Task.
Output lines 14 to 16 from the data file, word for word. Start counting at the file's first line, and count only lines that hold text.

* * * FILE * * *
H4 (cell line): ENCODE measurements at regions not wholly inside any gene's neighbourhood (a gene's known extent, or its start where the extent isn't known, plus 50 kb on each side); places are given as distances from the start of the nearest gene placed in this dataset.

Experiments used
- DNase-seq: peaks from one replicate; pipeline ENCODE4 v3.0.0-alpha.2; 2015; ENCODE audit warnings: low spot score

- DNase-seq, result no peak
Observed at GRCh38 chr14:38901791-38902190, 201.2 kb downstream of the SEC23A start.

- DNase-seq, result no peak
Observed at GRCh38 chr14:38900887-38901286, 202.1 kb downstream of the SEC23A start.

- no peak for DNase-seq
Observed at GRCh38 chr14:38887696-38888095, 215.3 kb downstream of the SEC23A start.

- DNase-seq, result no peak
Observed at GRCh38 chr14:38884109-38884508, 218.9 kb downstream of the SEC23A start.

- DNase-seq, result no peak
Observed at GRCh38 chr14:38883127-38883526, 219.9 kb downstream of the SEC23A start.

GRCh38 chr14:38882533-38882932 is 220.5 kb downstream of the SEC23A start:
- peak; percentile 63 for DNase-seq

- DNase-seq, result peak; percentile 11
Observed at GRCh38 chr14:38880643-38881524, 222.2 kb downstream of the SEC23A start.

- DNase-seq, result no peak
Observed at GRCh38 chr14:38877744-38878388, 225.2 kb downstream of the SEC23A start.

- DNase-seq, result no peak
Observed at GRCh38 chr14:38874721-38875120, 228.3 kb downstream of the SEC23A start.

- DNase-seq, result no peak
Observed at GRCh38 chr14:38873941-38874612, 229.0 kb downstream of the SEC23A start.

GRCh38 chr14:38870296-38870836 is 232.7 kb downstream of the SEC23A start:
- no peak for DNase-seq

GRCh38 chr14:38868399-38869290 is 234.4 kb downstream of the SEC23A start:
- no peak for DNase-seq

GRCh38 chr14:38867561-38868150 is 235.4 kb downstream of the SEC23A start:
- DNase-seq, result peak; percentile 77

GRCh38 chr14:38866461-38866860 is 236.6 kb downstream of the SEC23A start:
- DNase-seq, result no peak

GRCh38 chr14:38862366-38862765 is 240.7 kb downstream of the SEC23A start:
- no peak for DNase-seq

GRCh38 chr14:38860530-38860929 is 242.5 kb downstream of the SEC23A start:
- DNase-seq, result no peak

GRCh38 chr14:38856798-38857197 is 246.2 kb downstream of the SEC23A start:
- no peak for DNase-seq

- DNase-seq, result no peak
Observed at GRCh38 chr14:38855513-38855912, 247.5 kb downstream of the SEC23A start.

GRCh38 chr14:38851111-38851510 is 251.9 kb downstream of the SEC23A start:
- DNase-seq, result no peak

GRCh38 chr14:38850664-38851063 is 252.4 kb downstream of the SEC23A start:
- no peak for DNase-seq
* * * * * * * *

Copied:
GRCh38 chr14:38882533-38882932 is 220.5 kb downstream of the SEC23A start:
- peak; percentile 63 for DNase-seq

- DNase-seq, result peak; percentile 11